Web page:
Treasury has begun consulting on new rules that would significantly expand the number of businesses able to ingest data under the consumer data right in a bid to “encourage greater uptake”.
An exposure draft of version three of the rules was released on Friday, making good on a proposal first revealed in April to “support new pathways for participation in the CDR”.
At present, only accredited data recipients (ADRs) are able to receive a consumer’s data from data holders and make use of it in their own products or services.
Nine ADRs are currently endorsed by the Australian Competition and Consumer Commission, including the fintechs like Frollo and Ezidox, credit bureau illion and the Commonwealth Bank.
But in a bid to overcome what has been described as a “costly” and “laborious” pathway to accreditation by some, Treasury has proposed three new models to “lower barriers to participation”.
A “sponsored accreditation model” would reduce the “cost of accreditation by altering certain obligations to establish information security capability as part of the accreditation process”.
Under this model, ADRs would be able to sponsor other parties as accredited ‘affiliates’, who will be able to make consumer data requests through ADR.
However, unlike the sponsor, affiliates will not be required to provide an independent third-party assurance report to “establish that [they] meet the information security criterion once accredited”.
“Instead, an affiliate will be required to provide a self-assessment and attestation to the data recipient accreditor (DRA),” explanatory materials [pdf] for the exposure draft states.
Sponsors will be required to undertake due diligence on affiliates before entering into sponsorship agreements, as well as “take reasonable steps to ensure affiliates comply with their obligations”.
A second new model will allow participants to access and use CDR data “without the need for accreditation… where they offer CDR-related service to consumers as a representative of an ADR”.
Called the “CDR representative model”, this approach would see an ADR enter an arrangement with a ‘CDR representative’, who may offer goods or service on behalf of the ADR or themselves.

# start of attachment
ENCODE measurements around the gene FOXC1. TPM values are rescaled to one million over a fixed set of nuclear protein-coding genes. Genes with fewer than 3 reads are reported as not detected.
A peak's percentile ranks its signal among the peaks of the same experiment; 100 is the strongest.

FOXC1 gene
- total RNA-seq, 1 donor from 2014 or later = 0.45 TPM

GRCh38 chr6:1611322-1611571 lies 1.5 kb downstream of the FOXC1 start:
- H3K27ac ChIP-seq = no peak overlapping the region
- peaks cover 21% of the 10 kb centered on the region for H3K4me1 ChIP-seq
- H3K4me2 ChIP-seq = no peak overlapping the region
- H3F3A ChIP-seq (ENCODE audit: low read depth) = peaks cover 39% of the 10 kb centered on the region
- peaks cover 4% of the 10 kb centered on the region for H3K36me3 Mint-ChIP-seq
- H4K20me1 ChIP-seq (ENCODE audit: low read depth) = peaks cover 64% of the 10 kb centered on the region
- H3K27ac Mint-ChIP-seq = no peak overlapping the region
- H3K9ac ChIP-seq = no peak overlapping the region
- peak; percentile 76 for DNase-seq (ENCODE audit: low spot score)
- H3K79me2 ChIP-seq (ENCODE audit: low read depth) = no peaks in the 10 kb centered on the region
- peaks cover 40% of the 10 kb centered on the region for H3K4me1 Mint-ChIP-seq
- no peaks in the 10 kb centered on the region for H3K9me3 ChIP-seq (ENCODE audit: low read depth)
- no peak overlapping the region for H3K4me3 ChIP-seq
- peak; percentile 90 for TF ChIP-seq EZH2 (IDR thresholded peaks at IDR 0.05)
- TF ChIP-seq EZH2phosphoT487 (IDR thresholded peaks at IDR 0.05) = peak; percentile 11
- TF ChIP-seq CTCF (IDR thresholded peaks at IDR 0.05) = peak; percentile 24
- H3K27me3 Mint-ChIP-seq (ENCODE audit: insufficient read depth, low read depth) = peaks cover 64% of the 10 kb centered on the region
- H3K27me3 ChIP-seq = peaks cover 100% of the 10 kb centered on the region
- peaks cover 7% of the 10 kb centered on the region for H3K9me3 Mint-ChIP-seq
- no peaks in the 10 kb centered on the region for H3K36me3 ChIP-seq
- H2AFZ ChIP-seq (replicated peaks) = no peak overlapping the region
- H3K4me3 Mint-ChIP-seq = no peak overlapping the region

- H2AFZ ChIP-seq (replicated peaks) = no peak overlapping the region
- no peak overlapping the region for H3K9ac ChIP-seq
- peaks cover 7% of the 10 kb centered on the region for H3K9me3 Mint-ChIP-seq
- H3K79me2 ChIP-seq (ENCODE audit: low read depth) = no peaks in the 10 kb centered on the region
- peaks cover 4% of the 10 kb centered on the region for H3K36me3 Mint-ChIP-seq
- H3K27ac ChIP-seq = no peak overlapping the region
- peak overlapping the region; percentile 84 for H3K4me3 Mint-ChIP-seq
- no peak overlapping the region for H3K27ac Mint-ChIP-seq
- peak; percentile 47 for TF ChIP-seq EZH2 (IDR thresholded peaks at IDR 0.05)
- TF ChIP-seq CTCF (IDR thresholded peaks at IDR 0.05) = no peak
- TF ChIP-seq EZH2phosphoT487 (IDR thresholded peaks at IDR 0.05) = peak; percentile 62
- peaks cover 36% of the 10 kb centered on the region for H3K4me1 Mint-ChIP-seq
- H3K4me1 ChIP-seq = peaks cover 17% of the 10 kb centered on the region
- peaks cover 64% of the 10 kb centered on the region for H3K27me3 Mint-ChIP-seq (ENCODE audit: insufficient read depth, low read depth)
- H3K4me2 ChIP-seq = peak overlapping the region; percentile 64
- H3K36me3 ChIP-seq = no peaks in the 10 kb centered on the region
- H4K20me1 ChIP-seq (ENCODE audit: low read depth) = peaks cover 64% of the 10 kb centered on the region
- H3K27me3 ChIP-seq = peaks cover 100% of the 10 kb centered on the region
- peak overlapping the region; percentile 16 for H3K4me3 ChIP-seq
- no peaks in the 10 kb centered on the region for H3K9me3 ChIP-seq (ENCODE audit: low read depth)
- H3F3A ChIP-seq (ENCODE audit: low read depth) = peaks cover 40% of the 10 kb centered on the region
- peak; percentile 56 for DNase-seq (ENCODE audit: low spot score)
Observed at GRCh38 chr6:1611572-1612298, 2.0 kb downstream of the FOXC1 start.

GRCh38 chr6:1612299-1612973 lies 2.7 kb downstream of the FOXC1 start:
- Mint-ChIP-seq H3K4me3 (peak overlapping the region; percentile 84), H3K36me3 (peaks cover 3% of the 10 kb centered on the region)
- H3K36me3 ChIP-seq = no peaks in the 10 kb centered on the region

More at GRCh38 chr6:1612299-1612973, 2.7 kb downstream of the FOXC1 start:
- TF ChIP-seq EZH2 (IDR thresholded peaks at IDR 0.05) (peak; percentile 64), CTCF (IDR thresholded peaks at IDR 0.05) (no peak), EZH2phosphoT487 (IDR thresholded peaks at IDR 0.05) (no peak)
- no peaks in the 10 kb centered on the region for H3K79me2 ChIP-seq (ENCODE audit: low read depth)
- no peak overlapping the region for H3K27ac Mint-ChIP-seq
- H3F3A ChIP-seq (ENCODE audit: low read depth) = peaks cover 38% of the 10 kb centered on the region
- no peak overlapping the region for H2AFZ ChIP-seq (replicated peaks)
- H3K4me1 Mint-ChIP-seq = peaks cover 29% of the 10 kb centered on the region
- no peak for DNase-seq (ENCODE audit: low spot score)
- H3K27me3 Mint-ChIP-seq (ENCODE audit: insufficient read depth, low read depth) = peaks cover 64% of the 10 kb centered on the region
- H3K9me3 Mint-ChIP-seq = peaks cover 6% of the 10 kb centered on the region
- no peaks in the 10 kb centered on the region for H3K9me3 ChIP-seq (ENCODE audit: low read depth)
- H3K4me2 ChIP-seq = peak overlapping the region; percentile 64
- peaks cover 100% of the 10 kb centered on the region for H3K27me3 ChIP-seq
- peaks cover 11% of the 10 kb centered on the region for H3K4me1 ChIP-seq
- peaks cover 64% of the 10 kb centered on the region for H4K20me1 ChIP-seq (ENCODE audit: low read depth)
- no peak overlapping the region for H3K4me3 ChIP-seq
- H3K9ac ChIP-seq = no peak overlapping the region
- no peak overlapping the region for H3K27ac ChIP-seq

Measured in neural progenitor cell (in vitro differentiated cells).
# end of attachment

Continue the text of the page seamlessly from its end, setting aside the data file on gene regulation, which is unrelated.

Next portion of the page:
Treasury said this model – which “does not preclude more arm’s lengths relationships” – would largely depend on the level of “responsibility (and potential liability)” an ADR is willing to accept.
Examples given by Treasury revolve around what appears to resemble banking-as-a-service, where an ADR partners with an unaccredited third-party for a white-labelled bank account.
A third “outsourced service providers” model will allow unaccredited third-parties to collect CDR data, removing the need to build and operate APIs that connect to data holders.
“This will allow ADRs to use the services of an unaccredited [party] to collect data directly from a data holder on their behalf,” explanatory materials for the exposure draft states.
Treasury said that the changes would, ultimately, “encourage greater uptake of the CDR by both participants and consumers while maintaining trust in the security and integrity of the CDR system”.
“The consumer benefits of the CDR are intrinsically linked to establishing a vibrant ecosystem of accredited data recipients (ADRs) and other participants,” it said.
“Stakeholders have indicated that current barriers to enter the CDR (including the cost of accreditation) are deterring many businesses from participating.
“Addressing this concern has the potential to increase the range of ADRs making products and services available to consumers via the CDR and expand the overall benefits of the CDR regime.”
Other proposed changes being consulted on include the ability for consumers to permit trusted advisors to access CDR data and create a single consent data sharing model for joint accounts.
Consultation on the proposed changes follows the first anniversary of the CDR, which now applies to all banks and credit unions.
Sixteen authorised deposit-taking institutions – and their respective brands – are now data holders under the scheme, with other institutions opting to defer their entry by up to 18 months.
Consultation on the legislation will close July 30.